unknown object

Status
Not open for further replies.
M

mad515

Guest
I live in the suburbs of Philadelphia, PA. On the evening of June 10 at approximately 10:45 p.m., in the southwest sky (in the vicinity of Virgo, Leo, and Bootes), I happened to look at the sky through a window in my house and I saw an object I at first thought was a planet. It was quite bright, similar to Jupiter. However, it was twinkling, so that ruled out a planet. It also was stationary, so it could not have been a plane. The strange thing about the object was that it quickly became dimmer and dimmer, until it vanished to the naked eye. Nearby stars to the object remained visible while this object dissappeared. Does anyone know what this could have been? Could it have been a nova or supernova? Did anyone else see it? Please note that I've been into astronomy for over 25 years and I wasn't drinking at the time I saw the object. I honestly am interested in knowing what it was I saw.
 
Q

qso1

Guest
Did you do any follow up observations? It could have been obscured by higher altitude clouds that may not have been easily seen through a window at night. A nova/supernova would be front page news if it were that visible. <div class="Discussion_UserSignature"> <p><strong>My borrowed quote for the time being:</strong></p><p><em>There are three kinds of people in life. Those who make it happen, those who watch it happen...and those who do not know what happened.</em></p> </div>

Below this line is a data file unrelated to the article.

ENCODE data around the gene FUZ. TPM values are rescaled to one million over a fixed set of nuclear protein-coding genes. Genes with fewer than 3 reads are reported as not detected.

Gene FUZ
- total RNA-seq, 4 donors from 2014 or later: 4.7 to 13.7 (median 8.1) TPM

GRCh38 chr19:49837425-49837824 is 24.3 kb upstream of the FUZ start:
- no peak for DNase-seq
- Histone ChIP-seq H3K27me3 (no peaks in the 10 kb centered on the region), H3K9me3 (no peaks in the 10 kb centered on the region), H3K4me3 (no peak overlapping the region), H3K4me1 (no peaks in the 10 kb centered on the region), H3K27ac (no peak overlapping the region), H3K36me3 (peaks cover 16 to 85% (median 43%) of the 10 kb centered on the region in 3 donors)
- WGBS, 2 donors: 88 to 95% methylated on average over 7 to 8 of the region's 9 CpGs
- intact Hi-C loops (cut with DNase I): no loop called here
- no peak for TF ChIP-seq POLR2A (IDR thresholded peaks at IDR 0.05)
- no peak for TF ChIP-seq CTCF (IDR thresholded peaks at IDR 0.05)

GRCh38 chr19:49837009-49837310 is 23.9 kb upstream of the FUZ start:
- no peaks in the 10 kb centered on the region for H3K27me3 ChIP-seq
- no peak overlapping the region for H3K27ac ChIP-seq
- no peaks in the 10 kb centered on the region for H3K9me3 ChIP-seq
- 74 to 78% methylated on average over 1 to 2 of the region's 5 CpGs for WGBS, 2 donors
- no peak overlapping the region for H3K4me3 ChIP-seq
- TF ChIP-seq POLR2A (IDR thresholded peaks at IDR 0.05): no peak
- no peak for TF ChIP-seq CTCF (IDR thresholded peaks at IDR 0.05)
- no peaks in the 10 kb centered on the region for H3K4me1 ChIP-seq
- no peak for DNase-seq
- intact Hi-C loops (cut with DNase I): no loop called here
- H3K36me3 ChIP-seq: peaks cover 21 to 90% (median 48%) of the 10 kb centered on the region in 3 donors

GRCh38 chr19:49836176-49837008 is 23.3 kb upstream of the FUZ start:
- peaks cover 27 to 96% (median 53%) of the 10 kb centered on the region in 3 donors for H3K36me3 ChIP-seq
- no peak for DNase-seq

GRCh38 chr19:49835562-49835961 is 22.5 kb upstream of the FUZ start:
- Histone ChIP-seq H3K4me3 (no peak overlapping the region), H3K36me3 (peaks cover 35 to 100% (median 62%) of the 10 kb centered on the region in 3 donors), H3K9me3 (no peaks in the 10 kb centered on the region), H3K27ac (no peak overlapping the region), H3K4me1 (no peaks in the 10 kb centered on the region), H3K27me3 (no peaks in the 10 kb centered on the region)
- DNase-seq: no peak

C

CalliArcale

Guest
Novae and supernovae also persist for days or even months, so it's definitely not one of those.<br /><br />From the description, it sounds very much like a bright star obscured by a small cloud. Late at night, it is not always easy to see clouds, although they do usually show up better in the city (where they are underlit by the city itself).<br /><br />How quickly did the object fade? How long was it visible before it faded? It is remotely possible that it was a satellite in an elliptical orbit; such an object may not appear to move much (if at all) if the angle was just right. And don't discount planes too quickly; they appear motionless if they're coming directly at the observer. How long you saw it can rule that out, though. <div class="Discussion_UserSignature"> <p> </p><p><font color="#666699"><em>"People assume that time is a strict progression of cause to effect, but actually from a non-linear, non-subjective viewpoint it's more like a big ball of wibbly wobbly . . . timey wimey . . . stuff."</em>  -- The Tenth Doctor, "Blink"</font></p> </div>
 
M

mad515

Guest
I don't know how long the object was in the sky. As I said, I just happened to look out my window and it was there, very bright (similar in brightness to Jupiter or Sirius) and twinkling. I watched it for maybe thirty seconds, and it began to dim rapidly while all stars around it remained visible. It was gone in less than thirty seconds. The object did not move in any direction, unless it was moving away from my position at a very high rate of speed. It looked exactly like a star simply going out over a short period of time. I checked the following night (last night, a cloudless sky) and it was not there, but the surrounding stars that I saw the previous night were still there. I seriously doubt it was a satellite due to it's initial brightness. Planes don't go straight out into space. Who knows, maybe I'm just another kook who saw a UFO.